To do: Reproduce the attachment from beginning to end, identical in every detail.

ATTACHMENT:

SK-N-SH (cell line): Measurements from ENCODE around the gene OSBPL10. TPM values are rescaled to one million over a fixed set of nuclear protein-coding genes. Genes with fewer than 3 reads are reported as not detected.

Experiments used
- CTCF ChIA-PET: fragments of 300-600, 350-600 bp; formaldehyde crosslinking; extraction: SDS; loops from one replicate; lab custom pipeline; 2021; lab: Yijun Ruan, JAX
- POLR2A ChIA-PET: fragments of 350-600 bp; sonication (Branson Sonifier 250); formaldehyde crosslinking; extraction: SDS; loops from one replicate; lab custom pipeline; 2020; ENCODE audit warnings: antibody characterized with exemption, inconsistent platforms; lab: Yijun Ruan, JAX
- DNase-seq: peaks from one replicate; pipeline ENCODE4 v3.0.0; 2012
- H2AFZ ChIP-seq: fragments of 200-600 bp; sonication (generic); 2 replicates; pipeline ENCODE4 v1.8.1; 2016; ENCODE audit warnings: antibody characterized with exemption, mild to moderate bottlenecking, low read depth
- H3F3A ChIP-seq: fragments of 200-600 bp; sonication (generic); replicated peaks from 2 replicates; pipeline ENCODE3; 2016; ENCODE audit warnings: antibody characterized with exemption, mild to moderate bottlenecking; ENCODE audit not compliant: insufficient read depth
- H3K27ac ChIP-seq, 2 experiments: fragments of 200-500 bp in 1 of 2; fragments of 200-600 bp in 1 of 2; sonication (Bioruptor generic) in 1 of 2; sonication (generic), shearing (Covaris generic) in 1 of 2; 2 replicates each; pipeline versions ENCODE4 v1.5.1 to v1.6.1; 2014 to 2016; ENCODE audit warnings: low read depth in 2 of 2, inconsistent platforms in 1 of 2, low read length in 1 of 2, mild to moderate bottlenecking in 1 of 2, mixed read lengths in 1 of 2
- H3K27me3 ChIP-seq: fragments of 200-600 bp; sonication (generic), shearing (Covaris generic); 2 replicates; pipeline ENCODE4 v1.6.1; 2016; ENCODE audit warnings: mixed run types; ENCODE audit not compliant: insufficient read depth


SK-N-SH (cell line): Measurements from ENCODE around the gene OSBPL10. TPM values are rescaled to one million over a fixed set of nuclear protein-coding genes. Genes with fewer than 3 reads are reported as not detected.

Experiments used
- CTCF ChIA-PET: fragments of 300-600, 350-600 bp; formaldehyde crosslinking; extraction: SDS; loops from one replicate; lab custom pipeline; 2021; lab: Yijun Ruan, JAX
- POLR2A ChIA-PET: fragments of 350-600 bp; sonication (Branson Sonifier 250); formaldehyde crosslinking; extraction: SDS; loops from one replicate; lab custom pipeline; 2020; ENCODE audit warnings: antibody characterized with exemption, inconsistent platforms; lab: Yijun Ruan, JAX
- DNase-seq: peaks from one replicate; pipeline ENCODE4 v3.0.0; 2012
- H2AFZ ChIP-seq: fragments of 200-600 bp; sonication (generic); 2 replicates; pipeline ENCODE4 v1.8.1; 2016; ENCODE audit warnings: antibody characterized with exemption, mild to moderate bottlenecking, low read depth
- H3F3A ChIP-seq: fragments of 200-600 bp; sonication (generic); replicated peaks from 2 replicates; pipeline ENCODE3; 2016; ENCODE audit warnings: antibody characterized with exemption, mild to moderate bottlenecking; ENCODE audit not compliant: insufficient read depth
- H3K27ac ChIP-seq, 2 experiments: fragments of 200-500 bp in 1 of 2; fragments of 200-600 bp in 1 of 2; sonication (Bioruptor generic) in 1 of 2; sonication (generic), shearing (Covaris generic) in 1 of 2; 2 replicates each; pipeline versions ENCODE4 v1.5.1 to v1.6.1; 2014 to 2016; ENCODE audit warnings: low read depth in 2 of 2, inconsistent platforms in 1 of 2, low read length in 1 of 2, mild to moderate bottlenecking in 1 of 2, mixed read lengths in 1 of 2
- H3K27me3 ChIP-seq: fragments of 200-600 bp; sonication (generic), shearing (Covaris generic); 2 replicates; pipeline ENCODE4 v1.6.1; 2016; ENCODE audit warnings: mixed run types; ENCODE audit not compliant: insufficient read depth